Whales and coal on collision course
WHALES and the coal industry are on a collision course according to Greenpeace.
Conservationists claim a study in the journal Marine Ecology Progress Series raises serious concerns over the likely impact of the coal and gas rush on humpback whales.
A specific area of concern is the breeding and calving grounds offshore from Mackay.
Speaking to the Daily Mercury yesterday, Greenpeace campaigner John Hepburn said the humpback population was increasing by about 10% "and coal ship movements escalating annually".
He said it was only a matter of time before more whales were hit.
"This study reveals that humpback whales are literally on a collision course with the coal industry," Mr Hepburn said.
"We are talking about building a coal superhighway right through primary breeding grounds."
The study identified an area off the coast of Mackay as a likely breeding and calving ground, and an area off the coast of Gladstone as an important migration route.
Greenpeace claims industry plans will result in more than 10,000 ships slicing through the Great Barrier Reef World Heritage Area every year - equivalent of more than one coal ship every hour, 24 hours a day, 365 days a year.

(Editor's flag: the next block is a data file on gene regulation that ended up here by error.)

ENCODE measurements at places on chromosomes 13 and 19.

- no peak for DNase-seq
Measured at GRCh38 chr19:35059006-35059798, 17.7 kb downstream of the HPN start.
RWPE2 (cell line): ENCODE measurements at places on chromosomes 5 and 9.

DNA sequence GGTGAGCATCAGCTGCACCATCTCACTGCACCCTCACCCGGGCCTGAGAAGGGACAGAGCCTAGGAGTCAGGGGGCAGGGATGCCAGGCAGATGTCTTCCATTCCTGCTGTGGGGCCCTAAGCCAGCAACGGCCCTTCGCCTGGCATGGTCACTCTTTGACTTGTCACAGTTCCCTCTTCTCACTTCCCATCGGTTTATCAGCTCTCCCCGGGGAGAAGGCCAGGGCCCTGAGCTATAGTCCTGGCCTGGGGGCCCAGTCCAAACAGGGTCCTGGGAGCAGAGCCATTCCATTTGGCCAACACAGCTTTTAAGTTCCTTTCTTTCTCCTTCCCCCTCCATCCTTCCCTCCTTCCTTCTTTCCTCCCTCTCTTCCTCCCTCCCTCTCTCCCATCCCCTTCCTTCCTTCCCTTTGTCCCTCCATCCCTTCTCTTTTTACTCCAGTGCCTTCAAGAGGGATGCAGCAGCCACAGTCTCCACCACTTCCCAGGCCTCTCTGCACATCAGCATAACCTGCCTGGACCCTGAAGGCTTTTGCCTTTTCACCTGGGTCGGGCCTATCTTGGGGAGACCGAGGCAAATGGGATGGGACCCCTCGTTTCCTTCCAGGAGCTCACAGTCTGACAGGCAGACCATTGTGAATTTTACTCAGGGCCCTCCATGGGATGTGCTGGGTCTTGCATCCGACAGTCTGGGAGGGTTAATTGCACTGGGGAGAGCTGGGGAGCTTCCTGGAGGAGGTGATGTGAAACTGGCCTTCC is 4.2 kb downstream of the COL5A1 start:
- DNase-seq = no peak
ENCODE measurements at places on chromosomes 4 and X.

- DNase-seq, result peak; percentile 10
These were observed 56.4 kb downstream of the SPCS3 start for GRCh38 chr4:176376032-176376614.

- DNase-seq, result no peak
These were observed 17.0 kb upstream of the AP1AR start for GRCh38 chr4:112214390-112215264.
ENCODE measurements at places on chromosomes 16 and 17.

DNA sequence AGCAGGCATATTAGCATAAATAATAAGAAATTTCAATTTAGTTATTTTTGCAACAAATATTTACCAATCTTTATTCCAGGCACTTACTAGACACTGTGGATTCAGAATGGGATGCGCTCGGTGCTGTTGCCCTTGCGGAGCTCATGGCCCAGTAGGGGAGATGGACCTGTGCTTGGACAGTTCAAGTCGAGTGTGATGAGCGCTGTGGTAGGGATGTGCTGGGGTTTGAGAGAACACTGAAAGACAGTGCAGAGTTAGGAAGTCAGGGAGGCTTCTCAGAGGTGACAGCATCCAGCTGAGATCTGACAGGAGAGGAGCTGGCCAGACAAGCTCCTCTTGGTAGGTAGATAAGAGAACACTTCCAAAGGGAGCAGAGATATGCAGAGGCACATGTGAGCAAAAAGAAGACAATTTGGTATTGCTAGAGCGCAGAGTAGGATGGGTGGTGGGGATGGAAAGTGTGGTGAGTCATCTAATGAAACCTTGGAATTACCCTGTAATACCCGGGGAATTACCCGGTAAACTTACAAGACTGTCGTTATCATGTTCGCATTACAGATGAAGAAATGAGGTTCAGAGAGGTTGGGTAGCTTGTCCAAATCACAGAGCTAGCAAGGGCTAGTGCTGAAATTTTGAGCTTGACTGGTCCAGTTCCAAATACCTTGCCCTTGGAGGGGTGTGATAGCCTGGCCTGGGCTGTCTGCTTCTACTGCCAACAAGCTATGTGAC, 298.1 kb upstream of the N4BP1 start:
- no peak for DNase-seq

Federal Environment Minister Tony Burke is planning the implementation of a comprehensive strategic assessment of the impacts of development on the Great Barrier Reef.
But Greenpeace claims Mr Burke has failed to rule out the approval of major new coastal developments during the assessment period.
Projects that could be approved include the world's biggest coal port at Abbot Pt.
"What's the point of doing the study if you are going approve everything in the study?" Mr Hepburn asked.
He said he feared for the vast numbers of humpback whales off Mackay during the calving months of July and August.
Federal Environment Minister Tony Burke said environmental approvals have to be based on the best possible science.
"Issues affecting whales are considered in all federal environmental assessments in the Great Barrier Reef and I've already made clear that shipping movements are front of mind," he said.
A departmental spokeswoman said the Australian and Queensland governments were working together to undertake a comprehensive strategic assessment of the entire Great Barrier Reef World Heritage Area.
The following are links to pages in the report: